American troops on Tuesday rescued Army Pfc. Jessica Lynch, who had been held as a prisoner of war in Iraq since she and other members of her unit were ambushed March 23, the Defense Department announced.
Lynch, 19, of Palestine, W.Va., had been missing with 11 other U.S. soldiers from the 507th Maintenance Company. The unit was ambushed near Nasiriyah after making a wrong turn during early fighting in the invasion of Iraq. Five other members of her unit were later shown on Iraqi television answering questions from their Iraqi captors.
U.S. troops rescued Lynch near where her unit was ambushed, said Jean Offutt, a spokeswoman for Fort Bliss, Texas. The 507th Maintenance is based at Fort Bliss.
Lynch had been listed as missing in action but was identified by the Pentagon Tuesday as a POW. She was not among the seven U.S. soldiers -- including the five from the 507th shown on television -- formally listed as prisoners of war.
Offutt said she did not know whether Lynch had been wounded or when she might return to the United States.
The rescued soldier's hometown erupted in celebration at the news.
"They said it was going to be the biggest party this road had ever seen," Lynch's cousin Sherri McFee said as fire and police sirens blared in the background.
"Everybody was really worried ... but we all remained hopeful and knew she would be home," McFee said.
Brig. Gen. Vincent Brooks at Central Command headquarters in Qatar announced that a U.S. POW had been rescued but refused to provide any further details.
In a brief statement, Brooks said: "Coalition forces have conducted a successful rescue mission of a U.S. Army prisoner of war held captive in Iraq. The soldier has been returned to a coalition-controlled area."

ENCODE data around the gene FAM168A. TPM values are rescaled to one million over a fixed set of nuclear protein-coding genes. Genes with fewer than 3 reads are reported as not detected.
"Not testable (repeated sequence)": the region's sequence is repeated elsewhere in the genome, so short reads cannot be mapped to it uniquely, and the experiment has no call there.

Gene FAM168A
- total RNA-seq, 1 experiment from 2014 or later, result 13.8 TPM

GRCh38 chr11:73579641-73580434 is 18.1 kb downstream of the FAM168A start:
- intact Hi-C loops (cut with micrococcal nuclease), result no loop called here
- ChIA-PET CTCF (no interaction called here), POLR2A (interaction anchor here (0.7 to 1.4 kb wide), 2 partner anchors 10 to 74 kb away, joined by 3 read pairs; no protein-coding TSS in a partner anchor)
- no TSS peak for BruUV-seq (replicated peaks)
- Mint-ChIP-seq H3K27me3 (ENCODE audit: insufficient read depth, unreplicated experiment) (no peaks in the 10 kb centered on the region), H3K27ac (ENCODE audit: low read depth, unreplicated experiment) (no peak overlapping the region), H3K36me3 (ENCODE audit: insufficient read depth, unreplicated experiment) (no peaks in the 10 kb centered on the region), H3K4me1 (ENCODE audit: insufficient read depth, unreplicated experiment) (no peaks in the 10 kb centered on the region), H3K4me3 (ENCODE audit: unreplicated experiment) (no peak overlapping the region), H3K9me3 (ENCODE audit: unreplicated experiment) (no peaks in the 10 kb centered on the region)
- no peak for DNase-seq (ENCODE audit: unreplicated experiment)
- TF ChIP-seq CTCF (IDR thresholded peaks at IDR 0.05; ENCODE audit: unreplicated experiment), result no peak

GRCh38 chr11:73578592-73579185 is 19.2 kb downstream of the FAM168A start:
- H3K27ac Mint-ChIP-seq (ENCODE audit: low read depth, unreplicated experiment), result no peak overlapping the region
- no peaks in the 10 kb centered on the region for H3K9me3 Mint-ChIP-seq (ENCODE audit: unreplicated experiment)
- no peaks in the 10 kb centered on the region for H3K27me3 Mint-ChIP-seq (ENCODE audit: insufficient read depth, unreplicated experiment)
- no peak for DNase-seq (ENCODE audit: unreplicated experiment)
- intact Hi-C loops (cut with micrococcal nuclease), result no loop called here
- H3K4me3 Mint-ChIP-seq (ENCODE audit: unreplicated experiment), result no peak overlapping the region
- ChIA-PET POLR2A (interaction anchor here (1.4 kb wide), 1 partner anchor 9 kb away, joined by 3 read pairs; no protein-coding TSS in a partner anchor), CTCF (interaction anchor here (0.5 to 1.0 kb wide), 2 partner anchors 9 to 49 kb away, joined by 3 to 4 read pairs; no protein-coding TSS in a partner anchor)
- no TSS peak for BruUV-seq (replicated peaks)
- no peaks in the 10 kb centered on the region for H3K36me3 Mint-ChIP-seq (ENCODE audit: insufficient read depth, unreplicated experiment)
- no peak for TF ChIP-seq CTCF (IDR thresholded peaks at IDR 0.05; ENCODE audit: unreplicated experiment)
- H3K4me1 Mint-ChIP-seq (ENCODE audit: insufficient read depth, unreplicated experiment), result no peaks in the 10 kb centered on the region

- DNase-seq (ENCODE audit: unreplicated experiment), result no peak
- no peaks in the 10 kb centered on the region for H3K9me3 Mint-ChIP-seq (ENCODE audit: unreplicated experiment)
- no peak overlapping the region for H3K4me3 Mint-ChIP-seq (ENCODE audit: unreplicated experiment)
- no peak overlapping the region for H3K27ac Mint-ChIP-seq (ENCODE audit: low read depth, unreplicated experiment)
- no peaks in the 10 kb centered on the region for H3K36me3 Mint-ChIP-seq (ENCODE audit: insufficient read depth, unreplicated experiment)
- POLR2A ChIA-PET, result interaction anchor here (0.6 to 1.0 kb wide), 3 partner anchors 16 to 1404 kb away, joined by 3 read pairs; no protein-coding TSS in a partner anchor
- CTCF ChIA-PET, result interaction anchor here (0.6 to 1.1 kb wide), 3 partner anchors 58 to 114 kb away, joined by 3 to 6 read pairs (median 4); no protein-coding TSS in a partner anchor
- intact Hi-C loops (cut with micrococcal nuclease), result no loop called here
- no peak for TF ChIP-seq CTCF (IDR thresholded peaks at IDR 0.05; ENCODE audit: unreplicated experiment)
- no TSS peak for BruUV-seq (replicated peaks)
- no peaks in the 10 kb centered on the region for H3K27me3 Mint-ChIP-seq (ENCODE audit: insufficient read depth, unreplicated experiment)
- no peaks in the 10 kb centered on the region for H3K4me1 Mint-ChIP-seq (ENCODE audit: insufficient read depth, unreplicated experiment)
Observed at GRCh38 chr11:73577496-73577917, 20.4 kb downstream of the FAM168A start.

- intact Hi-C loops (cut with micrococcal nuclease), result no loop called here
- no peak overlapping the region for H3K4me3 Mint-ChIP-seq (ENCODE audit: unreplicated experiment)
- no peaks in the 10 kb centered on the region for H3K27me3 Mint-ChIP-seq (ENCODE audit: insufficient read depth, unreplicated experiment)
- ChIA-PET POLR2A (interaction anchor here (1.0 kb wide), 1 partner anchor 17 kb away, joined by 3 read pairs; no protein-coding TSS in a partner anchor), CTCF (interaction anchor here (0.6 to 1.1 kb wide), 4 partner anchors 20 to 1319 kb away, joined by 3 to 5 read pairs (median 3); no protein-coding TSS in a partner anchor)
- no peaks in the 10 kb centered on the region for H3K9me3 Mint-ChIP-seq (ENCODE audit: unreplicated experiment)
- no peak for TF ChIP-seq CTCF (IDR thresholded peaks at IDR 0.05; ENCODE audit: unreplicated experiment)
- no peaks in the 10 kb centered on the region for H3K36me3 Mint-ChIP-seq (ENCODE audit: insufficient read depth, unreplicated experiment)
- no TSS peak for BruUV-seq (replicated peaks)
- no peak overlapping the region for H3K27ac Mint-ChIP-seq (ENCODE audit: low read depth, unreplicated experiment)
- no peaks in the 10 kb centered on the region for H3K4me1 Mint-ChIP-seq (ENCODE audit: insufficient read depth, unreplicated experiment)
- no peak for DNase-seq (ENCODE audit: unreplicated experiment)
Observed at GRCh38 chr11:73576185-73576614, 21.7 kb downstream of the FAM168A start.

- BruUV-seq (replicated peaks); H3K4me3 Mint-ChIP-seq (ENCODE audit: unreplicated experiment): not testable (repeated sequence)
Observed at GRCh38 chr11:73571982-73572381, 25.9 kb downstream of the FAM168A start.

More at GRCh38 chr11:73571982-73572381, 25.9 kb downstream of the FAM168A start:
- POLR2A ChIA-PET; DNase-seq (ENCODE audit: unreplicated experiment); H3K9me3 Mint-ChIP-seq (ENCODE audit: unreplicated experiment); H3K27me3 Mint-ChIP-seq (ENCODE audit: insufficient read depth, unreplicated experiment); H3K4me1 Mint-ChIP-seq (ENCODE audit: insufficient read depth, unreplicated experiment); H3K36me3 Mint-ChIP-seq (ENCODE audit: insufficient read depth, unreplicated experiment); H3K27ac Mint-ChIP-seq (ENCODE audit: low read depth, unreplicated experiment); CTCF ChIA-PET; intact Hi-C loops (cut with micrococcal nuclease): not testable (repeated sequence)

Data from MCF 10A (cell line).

Central Command officials in Qatar, speaking on condition of anonymity, said Lynch was rescued from a hospital in Iraq.
Fifteen other Americans are formally listed as missing. The other POWs include two Army Apache helicopter pilots captured March 24 after their helicopter went down.
The 507th Maintenance was attacked during some of the first fighting in Nasiriyah, a Euphrates River-crossing city where sporadic battles have raged since U.S. troops first reached it. Troops and military officials have said much of the fighting there has involved members of the Fedayeen Saddam and other Iraqi paramilitaries who have dressed as civilians and ambushed Americans.
Lynch, an aspiring teacher, joined the Army to get an education and take advantage of a rare opportunity in a farming community with an unemployment rate of 15 percent -- one of the highest in West Virginia.
She was also following in the footsteps of her older brother Gregory, a National Guard member based in Fort Bragg, N.C. Jessica enlisted through the Army's delayed-entry program before graduating from Wirt County High School in Elizabeth.
"You would not believe the joys, cries, bawling, hugging, screaming, carrying on," said Lynch's cousin, Pam Nicolais, when asked Tuesday about the rescue. "You just have to be here."
Sen. Jay Rockefeller, D-W.Va., called the rescue a miracle.
"God watched over Jessica and her family," Rockefeller said through a spokesman in Washington. "All of West Virginia is rejoicing. This is an amazing tribute to the skill and courage of our military."
Central Command spokesman Jim Wilkinson said: "We also have others, other POWs we are just as worried about. This is good news today but we need a lot more good news."
"America doesn't leave its heroes behind," Wilkinson added. "Never has. Never will."